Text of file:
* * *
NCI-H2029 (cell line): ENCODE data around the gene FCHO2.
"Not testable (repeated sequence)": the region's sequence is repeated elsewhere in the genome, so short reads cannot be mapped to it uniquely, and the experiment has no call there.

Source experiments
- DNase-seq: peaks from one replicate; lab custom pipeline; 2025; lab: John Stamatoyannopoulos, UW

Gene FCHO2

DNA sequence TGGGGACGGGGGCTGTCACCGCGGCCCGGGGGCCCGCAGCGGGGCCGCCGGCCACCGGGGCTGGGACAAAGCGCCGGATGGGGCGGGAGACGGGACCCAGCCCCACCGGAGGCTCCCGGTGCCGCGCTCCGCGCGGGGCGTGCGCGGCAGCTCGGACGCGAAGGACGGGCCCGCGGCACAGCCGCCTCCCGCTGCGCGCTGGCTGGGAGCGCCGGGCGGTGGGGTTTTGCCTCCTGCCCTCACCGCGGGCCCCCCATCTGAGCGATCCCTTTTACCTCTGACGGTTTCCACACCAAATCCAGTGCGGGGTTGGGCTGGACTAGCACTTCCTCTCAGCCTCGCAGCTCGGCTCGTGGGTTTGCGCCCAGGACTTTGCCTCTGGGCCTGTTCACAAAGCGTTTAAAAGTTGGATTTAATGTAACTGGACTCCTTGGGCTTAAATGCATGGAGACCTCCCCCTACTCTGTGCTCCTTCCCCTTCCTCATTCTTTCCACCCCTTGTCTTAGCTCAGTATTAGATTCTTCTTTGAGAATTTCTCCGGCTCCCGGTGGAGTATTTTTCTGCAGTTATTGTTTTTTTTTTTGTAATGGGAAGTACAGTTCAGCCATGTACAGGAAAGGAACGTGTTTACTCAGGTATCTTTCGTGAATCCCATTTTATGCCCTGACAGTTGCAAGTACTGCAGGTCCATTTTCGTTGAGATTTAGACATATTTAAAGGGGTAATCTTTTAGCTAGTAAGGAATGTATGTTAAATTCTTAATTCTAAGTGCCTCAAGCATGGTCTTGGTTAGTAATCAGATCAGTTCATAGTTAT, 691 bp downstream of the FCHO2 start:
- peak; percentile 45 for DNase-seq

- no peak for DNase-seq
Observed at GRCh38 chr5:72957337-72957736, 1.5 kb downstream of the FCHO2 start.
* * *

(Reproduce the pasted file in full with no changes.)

NCI-H2029 (cell line): ENCODE data around the gene FCHO2.
"Not testable (repeated sequence)": the region's sequence is repeated elsewhere in the genome, so short reads cannot be mapped to it uniquely, and the experiment has no call there.

Source experiments
- DNase-seq: peaks from one replicate; lab custom pipeline; 2025; lab: John Stamatoyannopoulos, UW

Gene FCHO2

DNA sequence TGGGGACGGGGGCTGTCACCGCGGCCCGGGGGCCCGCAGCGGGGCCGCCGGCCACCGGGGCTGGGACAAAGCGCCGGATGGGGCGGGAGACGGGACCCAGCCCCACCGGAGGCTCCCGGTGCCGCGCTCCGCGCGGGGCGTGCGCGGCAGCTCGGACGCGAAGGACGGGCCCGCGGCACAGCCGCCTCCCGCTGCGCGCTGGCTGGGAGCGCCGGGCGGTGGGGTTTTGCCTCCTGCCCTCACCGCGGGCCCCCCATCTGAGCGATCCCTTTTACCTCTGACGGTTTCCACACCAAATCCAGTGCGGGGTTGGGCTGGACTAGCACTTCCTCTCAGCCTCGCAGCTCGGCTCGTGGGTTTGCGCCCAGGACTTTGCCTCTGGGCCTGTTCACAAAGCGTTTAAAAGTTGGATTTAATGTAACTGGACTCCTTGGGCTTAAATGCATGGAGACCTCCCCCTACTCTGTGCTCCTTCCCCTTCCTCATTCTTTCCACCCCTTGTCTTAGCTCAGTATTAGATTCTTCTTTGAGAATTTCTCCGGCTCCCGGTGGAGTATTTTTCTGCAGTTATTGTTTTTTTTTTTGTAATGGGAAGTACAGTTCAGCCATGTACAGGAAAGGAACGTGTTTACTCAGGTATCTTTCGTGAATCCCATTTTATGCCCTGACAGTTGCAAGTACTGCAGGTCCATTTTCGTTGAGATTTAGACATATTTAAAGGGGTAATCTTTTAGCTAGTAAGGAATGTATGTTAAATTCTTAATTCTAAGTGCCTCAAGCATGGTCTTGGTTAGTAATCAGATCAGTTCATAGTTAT, 691 bp downstream of the FCHO2 start:
- peak; percentile 45 for DNase-seq

- no peak for DNase-seq
Observed at GRCh38 chr5:72957337-72957736, 1.5 kb downstream of the FCHO2 start.